Building resilient citizens
Over the years, natural disasters have impacted many areas of the United States: from hurricanes flooding parts of Texas and Florida to wildfires burning up the West Coast. In response to these and other disasters, government bodies have worked to develop resilient infrastructures to be able to better handle catastrophic events that come their way.
In 2012, the Emergency Management Council in the state of Washington released a report to inform people how to do so in the wake of an earthquake, something that’s a real fear given the Cascadia Subduction Zone that runs through the state.
The Emergency Management Council defined a resilient state as “one that maintains services and livelihoods after an earthquake. In the event that services and livelihoods are disrupted, recovery occurs rapidly, with minimal social disruption, and results in a new and better condition.”
Over the years, more information was added to the region’s resilience efforts thanks to a multi-state initiative called Cascadia Rising.
“Cascadia Rising was an emergency management event that had personnel and experts gather to discuss the danger and what they need to do to get people prepared,” said David Brauhn, the communications director for Walla Walla, Wash. “One of the recommendations out of that was to lengthen that three-day recommendation (for residents to be prepared to survive on their own) to 14 days.”
Much of this plan also included creating a plan for available resources, especially when it came to water since several emergency services had assumed they would have first priority when it comes to this particular resource.
There is also a big push for all bodies of government in the region to be on the same page so that they could collaborate and assist one another. This requires all cities, counties and states to use the same resource ordering and tracking systems so that these small and large bodies of government could better communicate with one another.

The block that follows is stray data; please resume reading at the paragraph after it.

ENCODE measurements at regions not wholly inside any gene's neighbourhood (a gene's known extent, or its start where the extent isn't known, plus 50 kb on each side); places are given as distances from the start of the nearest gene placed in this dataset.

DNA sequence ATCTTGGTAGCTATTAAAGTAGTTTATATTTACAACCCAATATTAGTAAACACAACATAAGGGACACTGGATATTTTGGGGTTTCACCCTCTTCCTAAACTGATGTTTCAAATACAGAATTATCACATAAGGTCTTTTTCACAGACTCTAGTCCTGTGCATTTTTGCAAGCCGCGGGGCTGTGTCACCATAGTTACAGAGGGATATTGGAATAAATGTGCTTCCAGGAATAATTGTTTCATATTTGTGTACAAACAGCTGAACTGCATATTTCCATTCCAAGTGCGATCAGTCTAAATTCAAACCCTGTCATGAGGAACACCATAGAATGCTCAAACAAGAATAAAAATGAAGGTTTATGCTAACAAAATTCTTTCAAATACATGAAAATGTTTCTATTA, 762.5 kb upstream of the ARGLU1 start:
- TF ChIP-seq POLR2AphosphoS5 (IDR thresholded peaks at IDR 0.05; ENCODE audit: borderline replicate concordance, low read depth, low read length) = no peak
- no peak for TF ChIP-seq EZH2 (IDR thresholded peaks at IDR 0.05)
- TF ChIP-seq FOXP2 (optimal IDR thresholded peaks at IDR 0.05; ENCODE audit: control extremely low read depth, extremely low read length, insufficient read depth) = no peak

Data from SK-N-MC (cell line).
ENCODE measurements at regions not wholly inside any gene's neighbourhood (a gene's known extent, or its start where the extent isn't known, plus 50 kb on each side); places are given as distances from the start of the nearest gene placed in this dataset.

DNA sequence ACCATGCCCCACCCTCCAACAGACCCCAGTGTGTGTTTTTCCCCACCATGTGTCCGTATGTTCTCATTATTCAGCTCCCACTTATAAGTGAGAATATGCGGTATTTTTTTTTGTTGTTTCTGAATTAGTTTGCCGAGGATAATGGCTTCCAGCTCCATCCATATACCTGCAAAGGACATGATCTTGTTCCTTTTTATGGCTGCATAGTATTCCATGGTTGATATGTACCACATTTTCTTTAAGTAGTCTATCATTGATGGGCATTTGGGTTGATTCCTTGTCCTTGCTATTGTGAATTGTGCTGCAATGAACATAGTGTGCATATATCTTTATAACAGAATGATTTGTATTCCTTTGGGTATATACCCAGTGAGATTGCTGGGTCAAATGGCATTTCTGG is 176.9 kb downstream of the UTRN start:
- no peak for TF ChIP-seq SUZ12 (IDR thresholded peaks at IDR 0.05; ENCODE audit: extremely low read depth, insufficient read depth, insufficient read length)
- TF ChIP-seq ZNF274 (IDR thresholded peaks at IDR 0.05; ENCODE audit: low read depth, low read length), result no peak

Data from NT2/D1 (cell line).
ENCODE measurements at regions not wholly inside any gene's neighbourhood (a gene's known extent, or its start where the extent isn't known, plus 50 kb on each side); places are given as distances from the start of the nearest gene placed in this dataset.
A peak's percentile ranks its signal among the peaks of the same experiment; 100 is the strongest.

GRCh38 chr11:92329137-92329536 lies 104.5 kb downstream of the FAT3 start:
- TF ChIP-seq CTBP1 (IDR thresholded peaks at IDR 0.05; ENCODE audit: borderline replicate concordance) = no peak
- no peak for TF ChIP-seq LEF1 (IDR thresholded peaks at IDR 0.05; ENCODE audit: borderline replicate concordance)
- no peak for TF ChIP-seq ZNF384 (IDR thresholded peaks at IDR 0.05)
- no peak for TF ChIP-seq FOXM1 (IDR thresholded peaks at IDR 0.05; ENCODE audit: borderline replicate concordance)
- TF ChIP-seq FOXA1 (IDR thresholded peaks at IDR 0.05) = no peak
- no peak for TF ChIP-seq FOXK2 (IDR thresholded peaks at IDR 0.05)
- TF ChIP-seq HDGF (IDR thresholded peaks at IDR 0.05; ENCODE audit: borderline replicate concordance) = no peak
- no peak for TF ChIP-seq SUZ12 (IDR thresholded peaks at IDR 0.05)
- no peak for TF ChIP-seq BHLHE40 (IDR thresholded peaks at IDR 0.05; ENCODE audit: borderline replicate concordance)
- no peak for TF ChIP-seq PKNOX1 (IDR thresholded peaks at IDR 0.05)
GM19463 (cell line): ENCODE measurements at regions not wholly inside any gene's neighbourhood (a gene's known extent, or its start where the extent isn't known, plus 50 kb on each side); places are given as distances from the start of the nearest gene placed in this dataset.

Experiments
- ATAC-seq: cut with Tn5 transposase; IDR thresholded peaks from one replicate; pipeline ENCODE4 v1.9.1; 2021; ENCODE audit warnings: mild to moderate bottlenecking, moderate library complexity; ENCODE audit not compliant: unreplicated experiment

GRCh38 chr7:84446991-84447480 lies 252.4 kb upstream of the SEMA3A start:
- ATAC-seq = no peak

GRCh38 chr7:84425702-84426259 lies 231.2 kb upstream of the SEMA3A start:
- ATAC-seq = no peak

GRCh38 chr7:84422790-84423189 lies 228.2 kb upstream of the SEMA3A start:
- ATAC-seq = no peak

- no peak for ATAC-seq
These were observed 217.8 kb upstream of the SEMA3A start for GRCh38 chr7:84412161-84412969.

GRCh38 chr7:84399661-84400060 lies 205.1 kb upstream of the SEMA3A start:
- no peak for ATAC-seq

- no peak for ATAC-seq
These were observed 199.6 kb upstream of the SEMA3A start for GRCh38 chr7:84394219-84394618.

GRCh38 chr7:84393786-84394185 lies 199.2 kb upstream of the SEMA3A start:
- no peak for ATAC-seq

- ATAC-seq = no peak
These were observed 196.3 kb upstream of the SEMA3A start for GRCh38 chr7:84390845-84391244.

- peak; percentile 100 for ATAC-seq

Several local governments also realized that in the event of a major earthquake, it would be up to individual people and their neighbors to help each other survive and that people will need to be resilient as opposed to just relying on the government.
“What we wanted to do was focus on emergency preparedness, of course, because of the Cascadia Subduction Zone, which is the big fault off of the West Coast in the Northwest,” Brauhn said. “It could go at any time and it’s going to be a catastrophic thing should it happen.
We’re not immune to earthquakes or wildfires or anything like that here, so we have our own hazards.”
In order to prepare everyday citizens, the city of Walla Walla, along with the county, decided to host large block parties that focus on emergency preparedness.
The city hosts four block parties each summer: one every month in a different part of the city. These parties take place in local parks, schools or on the street.
“The (county) is giving out emergency preparedness guides in English and Spanish,” Brauhn said. “We give out free pizza, free ice cream at the event, and (when) … people register for a meal ticket, we take their name and email address and we’ll sign them up for emergency notifications through Everbridge.”
Everbridge is a critical event management platform that several bodies of government are using to beef up their emergency preparedness.
The city of Walla Walla also raffles emergency supplies such as water buckets, solar-powered and hand-crank radios, hand-crank flashlights, emergency blankets, first-aid kits, whistles, hand warmers and more.
Another purpose of the block parties is to help people build relationships with their neighbors.
“It’s so easy to be enamored with everything digital instead of knowing the people down the street or up the block,” Brauhn said. “You think we are closer than ever, but we aren’t in a lot of ways. We need to keep taking those fires of building relationships with neighbors. We’ve got to keep fostering that. It keeps the city stronger.”
Overall, the goal of all these recent initiatives is to keep people safe and help as many people handle a major natural disaster if and when one strikes.
“You just have to keep stressing that stuff. It’s all worth it if you can get people to be prepared,” Brauhn said. “The worst thing that can happen is an emergency like a wildfire or a flood or earthquakes is you didn’t prepare people to have the best chance of getting through that. So I think you have to really take that seriously.”
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